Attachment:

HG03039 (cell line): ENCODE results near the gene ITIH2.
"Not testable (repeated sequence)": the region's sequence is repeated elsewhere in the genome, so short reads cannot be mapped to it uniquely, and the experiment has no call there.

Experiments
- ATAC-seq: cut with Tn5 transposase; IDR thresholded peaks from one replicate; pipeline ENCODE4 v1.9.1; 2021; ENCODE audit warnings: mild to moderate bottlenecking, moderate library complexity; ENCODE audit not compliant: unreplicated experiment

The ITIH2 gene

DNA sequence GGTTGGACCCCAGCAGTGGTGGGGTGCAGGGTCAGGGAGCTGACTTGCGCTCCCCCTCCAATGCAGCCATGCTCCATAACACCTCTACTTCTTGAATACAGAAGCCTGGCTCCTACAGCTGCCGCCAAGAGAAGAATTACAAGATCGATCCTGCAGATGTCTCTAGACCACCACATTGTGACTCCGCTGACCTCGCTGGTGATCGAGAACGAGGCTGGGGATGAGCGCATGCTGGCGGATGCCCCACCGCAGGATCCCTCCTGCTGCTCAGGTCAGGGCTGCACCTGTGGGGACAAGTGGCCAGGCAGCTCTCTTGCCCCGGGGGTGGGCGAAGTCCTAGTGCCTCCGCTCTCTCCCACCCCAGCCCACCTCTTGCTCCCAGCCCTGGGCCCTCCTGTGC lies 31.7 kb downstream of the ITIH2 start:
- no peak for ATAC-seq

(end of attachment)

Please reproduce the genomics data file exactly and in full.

HG03039 (cell line): ENCODE results near the gene ITIH2.
"Not testable (repeated sequence)": the region's sequence is repeated elsewhere in the genome, so short reads cannot be mapped to it uniquely, and the experiment has no call there.

Experiments
- ATAC-seq: cut with Tn5 transposase; IDR thresholded peaks from one replicate; pipeline ENCODE4 v1.9.1; 2021; ENCODE audit warnings: mild to moderate bottlenecking, moderate library complexity; ENCODE audit not compliant: unreplicated experiment

The ITIH2 gene

DNA sequence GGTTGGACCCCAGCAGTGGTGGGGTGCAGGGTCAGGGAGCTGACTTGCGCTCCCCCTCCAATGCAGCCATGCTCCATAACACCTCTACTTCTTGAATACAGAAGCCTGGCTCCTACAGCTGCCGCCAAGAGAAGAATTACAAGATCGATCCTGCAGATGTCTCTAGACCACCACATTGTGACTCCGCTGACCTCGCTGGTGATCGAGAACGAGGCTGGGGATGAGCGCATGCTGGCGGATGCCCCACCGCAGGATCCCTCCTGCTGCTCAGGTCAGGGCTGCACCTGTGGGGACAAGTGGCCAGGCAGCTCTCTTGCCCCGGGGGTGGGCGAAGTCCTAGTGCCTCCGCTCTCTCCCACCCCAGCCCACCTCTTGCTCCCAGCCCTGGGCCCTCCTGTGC lies 31.7 kb downstream of the ITIH2 start:
- no peak for ATAC-seq